Results 1 to 5 of 5

Thread: Directional derivative

  1. #1
    Junior Member
    Joined
    Feb 2011
    Posts
    30

    Directional derivative

    Find $\displaystyle a,b,c$ constants so that the directional derivative of $\displaystyle f(x,y,z)=axy^2+byz+cz^2x^3$ on $\displaystyle (1,2,-1)$ has a maximum value of $\displaystyle 64$ on a parallel direction to the $\displaystyle z$ axis.

    I think we can calculate the directional derivative by using $\displaystyle \langle\nabla f(x_0),x_0\rangle$ where $\displaystyle x_0=(1,2,-1),$ but a maximum value is asked which I don't get, and I don't either get when it says "on a parallel direction to the $\displaystyle z.$"
    Follow Math Help Forum on Facebook and Google+

  2. #2
    MHF Contributor FernandoRevilla's Avatar
    Joined
    Nov 2010
    From
    Madrid, Spain
    Posts
    2,163
    Thanks
    46
    Use:

    $\displaystyle \nabla f(1,2,-1)=k(0,0,1)$

    so,

    $\displaystyle \left\|{\nabla f(1,2,-1)}\right\|=|k|=64$



    Fernando Revilla
    Follow Math Help Forum on Facebook and Google+

  3. #3
    Junior Member
    Joined
    Feb 2011
    Posts
    30
    Quote Originally Posted by FernandoRevilla View Post
    Use:

    $\displaystyle \nabla f(1,2,-1)=k(0,0,1)$

    so,

    $\displaystyle \left\|{\nabla f(1,2,-1)}\right\|=|k|=64$
    Okay but, that would imply that $\displaystyle k=64$ ?

    Then how to get $\displaystyle a,b,c$?

    Thanks!
    Follow Math Help Forum on Facebook and Google+

  4. #4
    Senior Member
    Joined
    Mar 2010
    Posts
    280
    The directional derivative to the direction to the axis is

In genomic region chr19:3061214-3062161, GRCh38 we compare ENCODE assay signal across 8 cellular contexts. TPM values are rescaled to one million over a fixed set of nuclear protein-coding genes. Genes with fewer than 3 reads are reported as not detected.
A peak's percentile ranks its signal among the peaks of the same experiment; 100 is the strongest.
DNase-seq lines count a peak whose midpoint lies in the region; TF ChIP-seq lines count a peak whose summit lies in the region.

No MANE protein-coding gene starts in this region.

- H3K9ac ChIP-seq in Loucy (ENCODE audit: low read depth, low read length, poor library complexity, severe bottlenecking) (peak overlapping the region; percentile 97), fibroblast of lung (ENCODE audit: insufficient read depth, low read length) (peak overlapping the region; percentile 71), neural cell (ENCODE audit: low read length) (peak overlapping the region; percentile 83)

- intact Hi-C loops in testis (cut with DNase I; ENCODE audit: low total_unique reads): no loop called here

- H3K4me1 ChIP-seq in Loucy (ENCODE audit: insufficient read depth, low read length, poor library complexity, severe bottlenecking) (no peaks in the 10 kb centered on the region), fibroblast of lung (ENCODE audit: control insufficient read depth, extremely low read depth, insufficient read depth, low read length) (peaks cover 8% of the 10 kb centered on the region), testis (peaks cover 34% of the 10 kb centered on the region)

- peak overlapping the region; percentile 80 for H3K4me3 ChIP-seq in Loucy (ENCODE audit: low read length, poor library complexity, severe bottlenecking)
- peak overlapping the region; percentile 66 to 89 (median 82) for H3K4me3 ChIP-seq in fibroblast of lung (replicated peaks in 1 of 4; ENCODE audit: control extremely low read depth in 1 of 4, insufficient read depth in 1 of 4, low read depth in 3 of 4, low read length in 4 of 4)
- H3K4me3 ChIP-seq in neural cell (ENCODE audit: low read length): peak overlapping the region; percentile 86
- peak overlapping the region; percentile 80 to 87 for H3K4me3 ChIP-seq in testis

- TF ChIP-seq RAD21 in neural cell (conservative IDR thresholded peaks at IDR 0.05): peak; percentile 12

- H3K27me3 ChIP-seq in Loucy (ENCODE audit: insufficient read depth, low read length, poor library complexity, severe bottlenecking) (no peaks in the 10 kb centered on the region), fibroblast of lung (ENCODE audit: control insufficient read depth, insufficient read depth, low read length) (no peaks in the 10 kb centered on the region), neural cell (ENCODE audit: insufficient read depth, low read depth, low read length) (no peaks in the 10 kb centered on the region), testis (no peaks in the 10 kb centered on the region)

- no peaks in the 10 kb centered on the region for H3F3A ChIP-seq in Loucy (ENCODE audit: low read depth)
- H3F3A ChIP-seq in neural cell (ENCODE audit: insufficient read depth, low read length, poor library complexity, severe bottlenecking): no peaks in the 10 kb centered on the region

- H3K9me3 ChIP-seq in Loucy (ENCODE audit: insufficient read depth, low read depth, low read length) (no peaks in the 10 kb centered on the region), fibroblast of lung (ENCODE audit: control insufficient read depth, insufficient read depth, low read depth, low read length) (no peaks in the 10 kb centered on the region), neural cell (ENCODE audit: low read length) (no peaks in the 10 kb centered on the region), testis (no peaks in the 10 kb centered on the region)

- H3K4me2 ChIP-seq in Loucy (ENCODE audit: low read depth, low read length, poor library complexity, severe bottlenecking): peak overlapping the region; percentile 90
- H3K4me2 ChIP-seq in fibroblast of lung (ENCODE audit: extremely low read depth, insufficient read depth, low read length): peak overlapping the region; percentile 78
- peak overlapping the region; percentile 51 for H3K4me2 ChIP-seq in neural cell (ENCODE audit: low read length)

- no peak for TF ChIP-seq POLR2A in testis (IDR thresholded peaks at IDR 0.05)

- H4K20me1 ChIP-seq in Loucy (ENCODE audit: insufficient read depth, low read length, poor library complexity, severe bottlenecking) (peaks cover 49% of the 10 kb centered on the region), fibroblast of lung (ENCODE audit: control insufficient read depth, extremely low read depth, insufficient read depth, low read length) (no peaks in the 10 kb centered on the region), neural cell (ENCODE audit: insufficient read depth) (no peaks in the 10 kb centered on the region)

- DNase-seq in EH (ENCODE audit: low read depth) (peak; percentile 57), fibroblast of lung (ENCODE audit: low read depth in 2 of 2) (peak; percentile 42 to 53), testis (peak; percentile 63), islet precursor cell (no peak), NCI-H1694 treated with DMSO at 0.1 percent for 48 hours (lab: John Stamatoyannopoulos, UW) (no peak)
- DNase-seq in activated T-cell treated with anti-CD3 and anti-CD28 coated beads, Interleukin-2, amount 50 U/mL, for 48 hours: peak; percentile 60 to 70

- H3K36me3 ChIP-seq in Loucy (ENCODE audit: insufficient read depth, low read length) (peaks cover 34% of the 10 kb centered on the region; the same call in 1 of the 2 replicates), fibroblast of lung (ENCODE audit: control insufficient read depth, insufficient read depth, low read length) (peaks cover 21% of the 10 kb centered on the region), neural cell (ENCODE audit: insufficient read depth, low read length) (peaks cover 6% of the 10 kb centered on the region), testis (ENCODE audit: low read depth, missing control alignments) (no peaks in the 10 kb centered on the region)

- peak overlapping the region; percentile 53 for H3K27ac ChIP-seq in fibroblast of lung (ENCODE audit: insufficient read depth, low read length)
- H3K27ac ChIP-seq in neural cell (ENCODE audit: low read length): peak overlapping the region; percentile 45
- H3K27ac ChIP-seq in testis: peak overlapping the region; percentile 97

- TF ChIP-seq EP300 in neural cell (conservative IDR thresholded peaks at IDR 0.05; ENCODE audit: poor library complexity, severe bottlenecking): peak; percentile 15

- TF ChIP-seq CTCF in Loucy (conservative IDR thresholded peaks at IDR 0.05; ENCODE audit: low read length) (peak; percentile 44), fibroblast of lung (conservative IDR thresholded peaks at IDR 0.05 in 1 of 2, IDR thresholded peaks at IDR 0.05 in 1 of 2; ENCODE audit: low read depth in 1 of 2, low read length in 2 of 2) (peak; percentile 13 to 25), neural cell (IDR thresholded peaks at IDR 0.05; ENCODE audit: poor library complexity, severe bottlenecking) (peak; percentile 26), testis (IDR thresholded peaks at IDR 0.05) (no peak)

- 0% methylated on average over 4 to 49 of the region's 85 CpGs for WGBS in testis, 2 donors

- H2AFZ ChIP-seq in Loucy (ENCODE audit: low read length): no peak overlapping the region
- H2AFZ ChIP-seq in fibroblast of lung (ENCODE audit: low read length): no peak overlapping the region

$\displaystyle
    \nabla f \cdot (0,0,1)=(\frac{\partial f}{\partial x},\frac{\partial f}{\partial y},\frac{\partial f}{\partial z})\cdot (0,0,1)=\frac{\partial f}{\partial z} \; | \; _{at \; point \; (1,2,-1)}=64.
    $
    Last edited by zzzoak; Feb 5th 2011 at 01:14 PM.
    Follow Math Help Forum on Facebook and Google+

  5. #5
    MHF Contributor

    Joined
    Apr 2005
    Posts
    19,730
    Thanks
    3011
    The deriviative in the direction of the z axis is simply the partial derivative with respect to z, $\displaystyle by+ 2czx^4$, evaluated at (1, 2, -1). That will give you as single equation for b and c. a can be anything.
    Follow Math Help Forum on Facebook and Google+

Similar Math Help Forum Discussions

  1. Directional derivative
    Posted in the Calculus Forum
    Replies: 6
    Last Post: Jul 20th 2011, 04:37 AM
  2. Directional Derivative
    Posted in the Calculus Forum
    Replies: 0
    Last Post: Nov 4th 2009, 05:23 PM
  3. Directional derivative
    Posted in the Calculus Forum
    Replies: 10
    Last Post: Mar 15th 2009, 02:42 PM
  4. Directional derivative...
    Posted in the Calculus Forum
    Replies: 1
    Last Post: Oct 18th 2008, 12:20 AM
  5. Total Derivative vs. Directional Derivative
    Posted in the Advanced Math Topics Forum
    Replies: 5
    Last Post: May 30th 2008, 08:42 AM

Search Tags


/mathhelpforum @mathhelpforum